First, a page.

These and other tech-enhanced questions in Edulastic will give your students the opportunity to practice taking the test on a platform that mimics the test. By the time the students get to the official SBAC assessment, they’ll be comfortable with the mechanics of the technology enhanced questions and can focus on the content. If students need a little extra practice focusing on digital assessment question types, consider giving them a fun, low-stakes assessment.
2. Typing and Keyboard Skills
All of the sections–ELA, Math, Social Studies and Science–require the students to type a response on the keyboard. The assessments use short answer and free form essay type questions which means students should be familiar with the keyboard’s letters, numbers, delete, space bar, scrolling, etc. For younger students, understanding the keyboard can be a challenge, so exposure to typing time in class will give them the extra advantage at testing time.
Here is a passage-based question from another SBAC practice test in the library. This free form answer actually requires the student to use the keyboard to explain the answer to a math question. In this example, both math knowledge and keyboarding skills are essential to answering the question correctly.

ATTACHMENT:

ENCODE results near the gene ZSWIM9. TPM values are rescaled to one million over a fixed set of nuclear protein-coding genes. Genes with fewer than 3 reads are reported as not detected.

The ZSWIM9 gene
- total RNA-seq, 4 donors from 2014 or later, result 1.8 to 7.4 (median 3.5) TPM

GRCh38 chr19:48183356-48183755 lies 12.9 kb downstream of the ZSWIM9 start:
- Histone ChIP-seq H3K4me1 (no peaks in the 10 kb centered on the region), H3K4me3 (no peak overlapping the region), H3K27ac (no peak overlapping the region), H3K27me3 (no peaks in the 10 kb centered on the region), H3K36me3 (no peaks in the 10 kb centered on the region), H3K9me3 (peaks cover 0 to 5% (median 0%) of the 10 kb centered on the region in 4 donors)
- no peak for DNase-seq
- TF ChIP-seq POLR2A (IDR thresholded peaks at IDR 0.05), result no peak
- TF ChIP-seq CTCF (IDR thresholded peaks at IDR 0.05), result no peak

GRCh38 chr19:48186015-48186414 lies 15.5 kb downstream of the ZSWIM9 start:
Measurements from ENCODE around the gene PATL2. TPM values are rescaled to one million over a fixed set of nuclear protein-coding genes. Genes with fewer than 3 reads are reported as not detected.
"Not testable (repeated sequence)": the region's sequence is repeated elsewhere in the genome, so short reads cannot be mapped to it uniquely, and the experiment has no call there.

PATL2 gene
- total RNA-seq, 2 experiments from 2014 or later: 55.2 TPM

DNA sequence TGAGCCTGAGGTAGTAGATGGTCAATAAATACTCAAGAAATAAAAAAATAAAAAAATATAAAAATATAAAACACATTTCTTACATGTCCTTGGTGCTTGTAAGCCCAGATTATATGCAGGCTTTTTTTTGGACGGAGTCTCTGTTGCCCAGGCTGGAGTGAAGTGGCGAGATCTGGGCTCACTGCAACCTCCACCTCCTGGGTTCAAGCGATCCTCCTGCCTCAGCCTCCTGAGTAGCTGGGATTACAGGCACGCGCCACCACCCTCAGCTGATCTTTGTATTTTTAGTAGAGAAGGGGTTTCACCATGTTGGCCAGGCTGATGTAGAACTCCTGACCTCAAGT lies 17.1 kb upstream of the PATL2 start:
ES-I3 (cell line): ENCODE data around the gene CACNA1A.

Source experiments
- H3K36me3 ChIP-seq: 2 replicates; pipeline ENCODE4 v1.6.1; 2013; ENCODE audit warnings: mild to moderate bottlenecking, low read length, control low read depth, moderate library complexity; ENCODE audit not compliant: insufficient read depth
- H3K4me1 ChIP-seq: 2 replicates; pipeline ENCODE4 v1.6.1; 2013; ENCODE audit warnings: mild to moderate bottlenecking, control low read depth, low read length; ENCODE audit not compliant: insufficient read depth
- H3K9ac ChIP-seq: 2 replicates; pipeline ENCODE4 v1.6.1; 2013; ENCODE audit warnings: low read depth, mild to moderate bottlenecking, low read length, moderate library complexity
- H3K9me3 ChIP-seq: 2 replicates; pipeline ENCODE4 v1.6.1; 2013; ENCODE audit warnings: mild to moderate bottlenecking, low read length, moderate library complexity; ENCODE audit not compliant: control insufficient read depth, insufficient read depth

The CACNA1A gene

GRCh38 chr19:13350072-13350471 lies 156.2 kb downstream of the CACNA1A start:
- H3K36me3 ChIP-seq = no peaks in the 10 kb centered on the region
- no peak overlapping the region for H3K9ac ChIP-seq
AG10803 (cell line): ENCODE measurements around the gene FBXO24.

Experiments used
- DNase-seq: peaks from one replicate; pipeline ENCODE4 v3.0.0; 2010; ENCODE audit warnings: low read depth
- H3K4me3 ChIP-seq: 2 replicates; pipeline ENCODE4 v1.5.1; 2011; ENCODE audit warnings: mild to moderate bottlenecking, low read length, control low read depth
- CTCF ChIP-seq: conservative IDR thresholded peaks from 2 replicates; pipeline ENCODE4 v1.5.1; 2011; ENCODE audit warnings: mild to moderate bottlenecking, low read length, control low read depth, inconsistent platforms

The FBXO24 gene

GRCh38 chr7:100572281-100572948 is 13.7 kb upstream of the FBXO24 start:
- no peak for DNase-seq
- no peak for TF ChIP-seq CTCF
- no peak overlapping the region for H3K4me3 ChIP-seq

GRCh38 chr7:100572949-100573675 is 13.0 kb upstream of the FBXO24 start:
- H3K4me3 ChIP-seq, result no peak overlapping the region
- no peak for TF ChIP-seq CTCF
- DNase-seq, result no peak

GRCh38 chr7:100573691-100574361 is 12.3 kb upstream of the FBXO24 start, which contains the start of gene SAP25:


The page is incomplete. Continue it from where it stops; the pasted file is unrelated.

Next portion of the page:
You can use Edulastic’s Essay question type to practice both short answer or essay responses in class or as outside assignments. Open response question types will also enable students to practice attention to detail when using the keyboard to submit responses. Aside from getting that extra keyboard practice in, typed answers guarantee that student writing will be clearly legible!
3. Experience with Nonfiction and Informational Texts
Understanding and analyzing nonfiction or informational texts have a much more significant place on these assessments than has traditionally been taught. Both PARCC and SBAC have placed an emphasis on students learning via informational texts; on SBAC it makes up between 45%-55% of the reading based questions depending on the grade level.